What this means for you: With the economy expected to slow and the post-pandemic acceleration of digital technology adoption decelerating (even if temporarily), be vigilant about overhead costs. At the same time, aggressively recruit top-tier talent who may be available due to layoffs, winding down, or dissatisfaction at other companies.

5. Post-pandemic online price inflation comes to an end

Source: Adobe Analytics

Historically, online prices were deflationary. However, quarantining during the pandemic increased demand across online shopping. Now that lives and shopping patterns are normalizing, online prices have reverted toward deflationary as the Fed’s quantitative tightening attempts to fight inflation.

What this means for you: Plan for deflationary price trends across e-commerce to continue. Online prices tend to be deflationary due to lower operating costs, lower barriers to entry, and greater competition than brick-and-mortar stores.

6. Online grocery shopping is here to stay

Source: Bloomberg

The online grocery category experienced sizable growth during the pandemic as consumers could not visit stores and restaurants. Yet even as other shopping patterns normalize, online grocery is taking market share. Penetration is expected to increase 40% to 14% of total grocery sales, or $152 billion, by 2025.

What this means for you: Prices, demand patterns and supply chains differ with online grocery shopping compared to in-store. With expected growth rates online, contour your business to meet this channel of the market.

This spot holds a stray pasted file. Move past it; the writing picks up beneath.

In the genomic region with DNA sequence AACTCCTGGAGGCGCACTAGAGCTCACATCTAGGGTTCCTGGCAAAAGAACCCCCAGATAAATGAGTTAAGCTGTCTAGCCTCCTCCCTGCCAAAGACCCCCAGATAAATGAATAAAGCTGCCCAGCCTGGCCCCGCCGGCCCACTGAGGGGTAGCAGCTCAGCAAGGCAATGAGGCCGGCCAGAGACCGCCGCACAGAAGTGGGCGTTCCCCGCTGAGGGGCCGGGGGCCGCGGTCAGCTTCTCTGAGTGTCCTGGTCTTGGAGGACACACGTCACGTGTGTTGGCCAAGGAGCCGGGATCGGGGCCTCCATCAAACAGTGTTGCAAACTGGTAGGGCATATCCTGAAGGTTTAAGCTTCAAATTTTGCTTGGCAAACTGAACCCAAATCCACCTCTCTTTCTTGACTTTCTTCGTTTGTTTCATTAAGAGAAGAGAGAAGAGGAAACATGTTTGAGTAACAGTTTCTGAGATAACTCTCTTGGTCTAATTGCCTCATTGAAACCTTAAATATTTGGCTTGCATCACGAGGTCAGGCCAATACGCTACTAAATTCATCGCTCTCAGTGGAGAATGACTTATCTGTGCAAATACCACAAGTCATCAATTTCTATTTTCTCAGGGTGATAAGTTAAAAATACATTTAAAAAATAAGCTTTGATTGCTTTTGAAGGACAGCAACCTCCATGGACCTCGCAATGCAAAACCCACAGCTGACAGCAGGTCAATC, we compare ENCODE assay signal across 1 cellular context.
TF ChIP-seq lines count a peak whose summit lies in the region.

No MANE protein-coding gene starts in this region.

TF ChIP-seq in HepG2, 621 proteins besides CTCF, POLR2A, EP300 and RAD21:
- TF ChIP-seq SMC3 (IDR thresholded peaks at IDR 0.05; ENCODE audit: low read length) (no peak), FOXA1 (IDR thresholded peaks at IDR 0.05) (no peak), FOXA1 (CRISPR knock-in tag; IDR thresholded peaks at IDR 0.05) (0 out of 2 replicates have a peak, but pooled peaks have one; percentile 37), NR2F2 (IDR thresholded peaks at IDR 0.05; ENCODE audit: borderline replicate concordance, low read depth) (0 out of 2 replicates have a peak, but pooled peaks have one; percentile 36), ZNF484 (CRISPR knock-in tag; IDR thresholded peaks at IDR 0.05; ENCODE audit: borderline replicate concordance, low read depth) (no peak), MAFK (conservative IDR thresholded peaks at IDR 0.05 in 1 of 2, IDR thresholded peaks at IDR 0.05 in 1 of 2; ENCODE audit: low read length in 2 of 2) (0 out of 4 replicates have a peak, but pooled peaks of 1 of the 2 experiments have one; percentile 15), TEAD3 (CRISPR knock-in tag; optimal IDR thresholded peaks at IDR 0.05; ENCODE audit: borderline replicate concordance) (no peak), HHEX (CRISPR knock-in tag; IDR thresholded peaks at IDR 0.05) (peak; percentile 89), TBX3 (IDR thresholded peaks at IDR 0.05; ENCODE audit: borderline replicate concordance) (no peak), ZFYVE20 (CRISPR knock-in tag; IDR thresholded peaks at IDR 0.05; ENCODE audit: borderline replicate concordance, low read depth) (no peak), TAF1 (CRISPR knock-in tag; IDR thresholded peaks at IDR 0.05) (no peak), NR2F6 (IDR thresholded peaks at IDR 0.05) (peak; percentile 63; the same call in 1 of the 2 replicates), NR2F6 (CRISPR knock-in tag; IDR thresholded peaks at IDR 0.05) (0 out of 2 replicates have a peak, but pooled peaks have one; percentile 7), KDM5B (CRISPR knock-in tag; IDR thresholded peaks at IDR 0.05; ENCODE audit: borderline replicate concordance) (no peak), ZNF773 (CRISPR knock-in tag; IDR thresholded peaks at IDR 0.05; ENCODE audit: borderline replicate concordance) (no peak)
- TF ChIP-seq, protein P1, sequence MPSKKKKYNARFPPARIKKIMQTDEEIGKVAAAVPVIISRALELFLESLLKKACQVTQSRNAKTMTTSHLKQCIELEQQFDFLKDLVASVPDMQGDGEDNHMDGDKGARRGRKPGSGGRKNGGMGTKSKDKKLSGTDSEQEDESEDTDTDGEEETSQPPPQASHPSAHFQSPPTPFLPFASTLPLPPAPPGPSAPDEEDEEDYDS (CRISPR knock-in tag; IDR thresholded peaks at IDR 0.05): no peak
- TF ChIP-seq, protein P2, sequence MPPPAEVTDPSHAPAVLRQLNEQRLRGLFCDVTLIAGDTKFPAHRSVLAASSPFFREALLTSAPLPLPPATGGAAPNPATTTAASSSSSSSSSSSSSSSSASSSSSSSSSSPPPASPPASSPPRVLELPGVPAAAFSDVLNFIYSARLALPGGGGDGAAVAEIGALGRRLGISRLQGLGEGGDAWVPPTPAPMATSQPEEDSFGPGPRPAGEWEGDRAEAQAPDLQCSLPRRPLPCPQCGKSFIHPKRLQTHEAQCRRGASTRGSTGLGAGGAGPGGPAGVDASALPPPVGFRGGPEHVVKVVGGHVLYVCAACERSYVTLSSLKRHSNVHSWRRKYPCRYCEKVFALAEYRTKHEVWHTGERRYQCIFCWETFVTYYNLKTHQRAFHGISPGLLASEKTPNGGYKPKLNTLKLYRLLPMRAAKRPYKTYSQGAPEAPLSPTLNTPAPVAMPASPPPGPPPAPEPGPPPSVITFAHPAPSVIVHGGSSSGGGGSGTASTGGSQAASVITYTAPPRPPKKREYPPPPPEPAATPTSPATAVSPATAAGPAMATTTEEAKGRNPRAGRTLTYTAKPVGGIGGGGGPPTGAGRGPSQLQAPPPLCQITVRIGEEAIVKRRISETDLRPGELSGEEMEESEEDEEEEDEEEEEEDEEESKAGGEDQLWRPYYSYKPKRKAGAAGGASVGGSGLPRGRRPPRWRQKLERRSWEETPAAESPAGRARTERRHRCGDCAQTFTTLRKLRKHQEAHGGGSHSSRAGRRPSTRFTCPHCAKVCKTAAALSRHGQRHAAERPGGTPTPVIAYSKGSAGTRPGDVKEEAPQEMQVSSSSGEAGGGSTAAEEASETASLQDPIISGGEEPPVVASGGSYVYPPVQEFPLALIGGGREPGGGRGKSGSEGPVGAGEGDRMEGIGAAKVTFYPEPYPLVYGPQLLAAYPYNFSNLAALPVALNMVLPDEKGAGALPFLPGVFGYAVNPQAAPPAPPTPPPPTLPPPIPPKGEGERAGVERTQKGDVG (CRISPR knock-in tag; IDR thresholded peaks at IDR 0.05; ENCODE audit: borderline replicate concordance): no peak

Investment advisory services are offered by Aprio Wealth Management, LLC, a Securities and Exchange Commission Registered Investment Advisor.  Opinions expressed are as of the current date (March 28, 2023) and subject to change without notice. Aprio Wealth Management, LLC shall not be responsible for any trading decisions, damages, or other losses resulting from, or related to, the information, data, analyses or opinions contained herein or their use, which do not constitute investment advice, are provided as of the date written, are provided solely for informational purposes and therefore are not an offer to buy or sell a security. This commentary is for informational purposes only and has not been tailored to suit any individual. References to specific securities or investment options should not be considered an offer to purchase or sell that specific investment. 

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About the Author

Mitchell Kopelman

Mitchell is the partner-in-charge of Aprio’s Tax practice as well as the Technology & Biosciences group. He has been a partner since 1990 with Aprio, which is the largest Georgia-based tax, accounting and consulting firm. Mitchell works with companies in the software, gaming, clean tech, financial technology (FinTech), health care IT, processing, biosciences (biotech and medical device) and manufacturing industries. Whether a company is pre-revenue, starting up, growing or preparing for a liquidity event, Mitchell works with them to maximize their potential at each stage. He is known for promoting research, innovation and entrepreneurship by enabling companies to be successful, regardless of where they are in their business lifecycle.

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Simeon Wallis

Chief Investment Officer At Aprio Wealth Management At Aprio Simeon is the Chief Investment Officer of Aprio Wealth Management and the Director of Aprio Family Office. Simeon brings two decades of professional investing experience in publicly traded and privately held companies, as well as senior-level operating and strategy consulting experiences.